TIOGA JUNCTION — Elementary students here can now play and learn using a 36-foot by 20-foot map of all 50 states.

Freestyle Striping donated all supplies and labor for the map at the R.B. Walter Elementary School, along with volunteer labor from students and family members.

Owner Robert Stephens, wife Tabatha and children Riley, 11, sixth grade; Elliott, 7, second grade, and Emerich, 3, helped along with employee Brian Padgett, daughter Sutton, 17 months, and students Kameron Monroe, 7, second grade; Keith Monroe, 10, fourth grade; Desirae Stickler, 9, fourth grade; Gaige McCormick, 7, second grade; and Avery Hutcheson, 7, second grade.

The two-day project started on the day when the school hosted an open house before the start of school. The work was scheduled that day “in the hopes of catching a couple of kids,” said Robert Stephens.

Desirae said she found her mother outside watching the work, and decided to join in because she likes to paint.

“I thought it was awesome,” said Elliott.

“We all went to school here. I’m also head coach for the elementary wrestlers,” said Robert Stephens. “We thought it would be a nice thing to give to the school.”

It was also an opportune time as the playground had just been resurfaced and sealed, which would improve the paint adherence and longevity.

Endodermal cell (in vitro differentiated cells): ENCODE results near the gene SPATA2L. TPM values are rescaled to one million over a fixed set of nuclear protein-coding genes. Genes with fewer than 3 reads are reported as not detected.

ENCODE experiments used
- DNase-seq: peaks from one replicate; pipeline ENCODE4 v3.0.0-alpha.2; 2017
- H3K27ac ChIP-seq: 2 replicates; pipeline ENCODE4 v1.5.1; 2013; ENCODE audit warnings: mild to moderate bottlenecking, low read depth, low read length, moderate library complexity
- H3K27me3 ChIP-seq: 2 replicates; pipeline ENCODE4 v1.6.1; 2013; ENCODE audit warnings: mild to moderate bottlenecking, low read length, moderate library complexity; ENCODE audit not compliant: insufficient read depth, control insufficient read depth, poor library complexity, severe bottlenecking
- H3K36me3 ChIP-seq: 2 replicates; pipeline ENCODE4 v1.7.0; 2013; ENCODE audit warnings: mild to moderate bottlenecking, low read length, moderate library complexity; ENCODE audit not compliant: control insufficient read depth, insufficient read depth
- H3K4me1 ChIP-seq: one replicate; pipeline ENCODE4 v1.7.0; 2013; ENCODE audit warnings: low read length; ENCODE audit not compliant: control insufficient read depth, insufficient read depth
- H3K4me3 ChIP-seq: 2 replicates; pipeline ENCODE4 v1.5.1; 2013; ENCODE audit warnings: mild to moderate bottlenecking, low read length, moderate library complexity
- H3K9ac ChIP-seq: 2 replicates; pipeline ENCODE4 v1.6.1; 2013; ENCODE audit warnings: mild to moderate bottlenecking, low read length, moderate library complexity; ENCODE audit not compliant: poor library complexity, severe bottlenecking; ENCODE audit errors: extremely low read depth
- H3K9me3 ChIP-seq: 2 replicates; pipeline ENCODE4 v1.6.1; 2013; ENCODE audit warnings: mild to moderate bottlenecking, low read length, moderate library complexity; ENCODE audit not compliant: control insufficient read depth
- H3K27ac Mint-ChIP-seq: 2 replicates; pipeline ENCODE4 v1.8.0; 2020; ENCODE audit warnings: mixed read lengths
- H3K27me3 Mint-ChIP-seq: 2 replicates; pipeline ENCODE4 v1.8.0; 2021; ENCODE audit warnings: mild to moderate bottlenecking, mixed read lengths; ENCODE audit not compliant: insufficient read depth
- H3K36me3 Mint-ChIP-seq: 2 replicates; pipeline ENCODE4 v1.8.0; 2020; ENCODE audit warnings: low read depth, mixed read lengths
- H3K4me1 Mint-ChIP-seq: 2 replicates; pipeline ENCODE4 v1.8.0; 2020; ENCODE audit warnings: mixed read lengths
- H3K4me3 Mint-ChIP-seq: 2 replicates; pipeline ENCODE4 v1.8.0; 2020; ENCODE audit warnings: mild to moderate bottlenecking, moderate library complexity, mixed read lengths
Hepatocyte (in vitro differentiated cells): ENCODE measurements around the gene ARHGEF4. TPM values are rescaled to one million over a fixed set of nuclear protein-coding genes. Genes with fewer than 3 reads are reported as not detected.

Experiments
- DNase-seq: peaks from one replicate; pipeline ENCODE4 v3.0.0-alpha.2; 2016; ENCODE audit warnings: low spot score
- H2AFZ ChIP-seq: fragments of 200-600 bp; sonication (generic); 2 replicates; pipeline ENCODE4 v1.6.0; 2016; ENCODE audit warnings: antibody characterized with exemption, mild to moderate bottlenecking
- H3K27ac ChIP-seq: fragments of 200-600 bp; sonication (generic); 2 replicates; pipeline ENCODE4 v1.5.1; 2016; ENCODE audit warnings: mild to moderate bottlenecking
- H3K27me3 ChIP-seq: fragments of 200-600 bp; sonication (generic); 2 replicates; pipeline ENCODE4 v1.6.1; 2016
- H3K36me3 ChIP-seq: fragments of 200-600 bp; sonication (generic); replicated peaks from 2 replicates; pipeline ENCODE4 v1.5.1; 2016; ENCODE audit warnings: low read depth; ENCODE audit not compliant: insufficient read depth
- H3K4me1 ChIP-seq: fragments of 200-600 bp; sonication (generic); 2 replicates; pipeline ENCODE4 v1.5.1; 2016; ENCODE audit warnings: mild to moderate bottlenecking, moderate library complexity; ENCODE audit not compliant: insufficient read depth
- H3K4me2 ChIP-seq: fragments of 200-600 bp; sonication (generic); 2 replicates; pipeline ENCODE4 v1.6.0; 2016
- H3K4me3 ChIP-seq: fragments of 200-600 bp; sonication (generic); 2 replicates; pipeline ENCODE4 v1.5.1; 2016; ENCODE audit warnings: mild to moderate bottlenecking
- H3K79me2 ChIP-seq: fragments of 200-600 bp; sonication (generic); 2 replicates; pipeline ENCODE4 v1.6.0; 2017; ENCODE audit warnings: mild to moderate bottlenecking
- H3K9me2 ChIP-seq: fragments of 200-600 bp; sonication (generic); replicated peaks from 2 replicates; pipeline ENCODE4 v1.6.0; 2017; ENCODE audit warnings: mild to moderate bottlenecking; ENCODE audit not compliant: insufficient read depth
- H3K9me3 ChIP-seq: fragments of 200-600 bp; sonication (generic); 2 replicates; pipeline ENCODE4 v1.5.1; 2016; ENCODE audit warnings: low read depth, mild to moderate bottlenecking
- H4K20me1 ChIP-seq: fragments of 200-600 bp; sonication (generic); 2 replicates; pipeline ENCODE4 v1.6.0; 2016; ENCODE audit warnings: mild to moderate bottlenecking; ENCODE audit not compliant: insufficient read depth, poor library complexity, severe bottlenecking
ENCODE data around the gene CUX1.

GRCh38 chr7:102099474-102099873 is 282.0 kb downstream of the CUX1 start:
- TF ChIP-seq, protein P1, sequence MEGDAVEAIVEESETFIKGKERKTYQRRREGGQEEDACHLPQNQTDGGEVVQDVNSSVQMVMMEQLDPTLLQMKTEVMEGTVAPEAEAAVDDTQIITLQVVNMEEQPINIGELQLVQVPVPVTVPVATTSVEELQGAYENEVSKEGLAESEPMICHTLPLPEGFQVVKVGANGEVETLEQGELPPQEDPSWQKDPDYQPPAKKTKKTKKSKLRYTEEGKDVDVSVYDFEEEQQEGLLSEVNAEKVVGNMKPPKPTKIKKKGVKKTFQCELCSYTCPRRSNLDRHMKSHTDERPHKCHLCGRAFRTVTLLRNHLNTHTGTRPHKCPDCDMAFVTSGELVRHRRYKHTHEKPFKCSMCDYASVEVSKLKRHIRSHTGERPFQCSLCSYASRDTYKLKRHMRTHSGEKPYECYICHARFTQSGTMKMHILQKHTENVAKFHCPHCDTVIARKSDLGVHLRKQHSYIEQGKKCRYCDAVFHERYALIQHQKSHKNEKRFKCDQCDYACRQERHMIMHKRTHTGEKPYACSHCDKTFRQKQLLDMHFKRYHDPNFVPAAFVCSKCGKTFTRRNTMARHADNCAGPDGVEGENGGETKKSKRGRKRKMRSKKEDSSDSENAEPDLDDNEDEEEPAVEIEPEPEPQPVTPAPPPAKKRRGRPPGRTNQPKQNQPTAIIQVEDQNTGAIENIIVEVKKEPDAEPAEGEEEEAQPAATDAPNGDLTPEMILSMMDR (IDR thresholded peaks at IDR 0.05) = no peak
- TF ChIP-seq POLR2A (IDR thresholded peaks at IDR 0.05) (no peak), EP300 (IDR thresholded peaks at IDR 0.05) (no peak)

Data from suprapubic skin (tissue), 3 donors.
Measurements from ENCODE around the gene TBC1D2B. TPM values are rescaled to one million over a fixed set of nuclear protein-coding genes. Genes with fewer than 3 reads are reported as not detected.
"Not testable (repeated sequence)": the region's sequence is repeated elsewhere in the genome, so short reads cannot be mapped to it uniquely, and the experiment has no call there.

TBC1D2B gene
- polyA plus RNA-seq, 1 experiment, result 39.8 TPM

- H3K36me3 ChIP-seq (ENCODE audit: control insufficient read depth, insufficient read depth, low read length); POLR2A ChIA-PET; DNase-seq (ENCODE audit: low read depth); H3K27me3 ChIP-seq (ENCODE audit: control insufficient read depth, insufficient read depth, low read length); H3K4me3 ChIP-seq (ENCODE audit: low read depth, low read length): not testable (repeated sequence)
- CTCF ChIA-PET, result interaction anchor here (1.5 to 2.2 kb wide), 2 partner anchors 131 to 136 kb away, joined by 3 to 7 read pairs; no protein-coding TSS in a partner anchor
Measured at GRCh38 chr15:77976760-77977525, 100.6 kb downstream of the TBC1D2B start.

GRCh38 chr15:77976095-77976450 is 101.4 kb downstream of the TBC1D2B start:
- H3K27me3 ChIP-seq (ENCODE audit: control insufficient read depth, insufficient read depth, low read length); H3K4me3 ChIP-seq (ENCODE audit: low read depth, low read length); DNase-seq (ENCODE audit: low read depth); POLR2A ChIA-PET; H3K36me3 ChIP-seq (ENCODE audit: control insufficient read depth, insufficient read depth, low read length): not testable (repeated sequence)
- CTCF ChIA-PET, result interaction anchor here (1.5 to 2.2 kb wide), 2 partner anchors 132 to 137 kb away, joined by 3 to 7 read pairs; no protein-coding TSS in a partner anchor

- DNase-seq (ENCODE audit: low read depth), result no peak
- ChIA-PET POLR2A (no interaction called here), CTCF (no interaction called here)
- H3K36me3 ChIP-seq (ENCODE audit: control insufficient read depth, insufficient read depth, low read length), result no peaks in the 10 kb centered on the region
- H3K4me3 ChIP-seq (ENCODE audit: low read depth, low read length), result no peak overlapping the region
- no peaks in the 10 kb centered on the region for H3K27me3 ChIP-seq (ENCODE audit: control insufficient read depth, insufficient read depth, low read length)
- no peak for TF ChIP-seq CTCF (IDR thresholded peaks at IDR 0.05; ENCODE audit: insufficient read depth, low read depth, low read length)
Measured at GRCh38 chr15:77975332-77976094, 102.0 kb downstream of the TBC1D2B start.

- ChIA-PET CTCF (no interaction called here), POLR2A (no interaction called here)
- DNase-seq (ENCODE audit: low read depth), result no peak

Christina Fry, school principal, said the new map makes learning tangible and will get kids moving on the playgrounds.

“Some kids learn better by moving, so this gives them that option,” said Fry. “Also, this speaks to the great community that gives back to the school. People care about education and learning and we’re just very grateful.”

Freestyle Striping created a similar map at Watkins Glen, and thought the colors — white, light and dark blue, light and dark red, with state borders in yellow — were patriotic.

The project began by using a stencil and crayon to mark out the state borders, said Robert Stephens. The paint colors were also written on each state. All of the states, except Alaska, are to scale.

After that, paint was applied before the yellow border was painted on freehand. As a special touch, the work crew added reflective beads to the paint for Texas, so it will shine at night like the Lone Star it is, said Robert Stephens.

Typically, Freestyle charges $3,000 to do a map like this. Stephens said the map should last five to 10 years. When it’s time to replace it, he’ll be around to make sure the job is done right.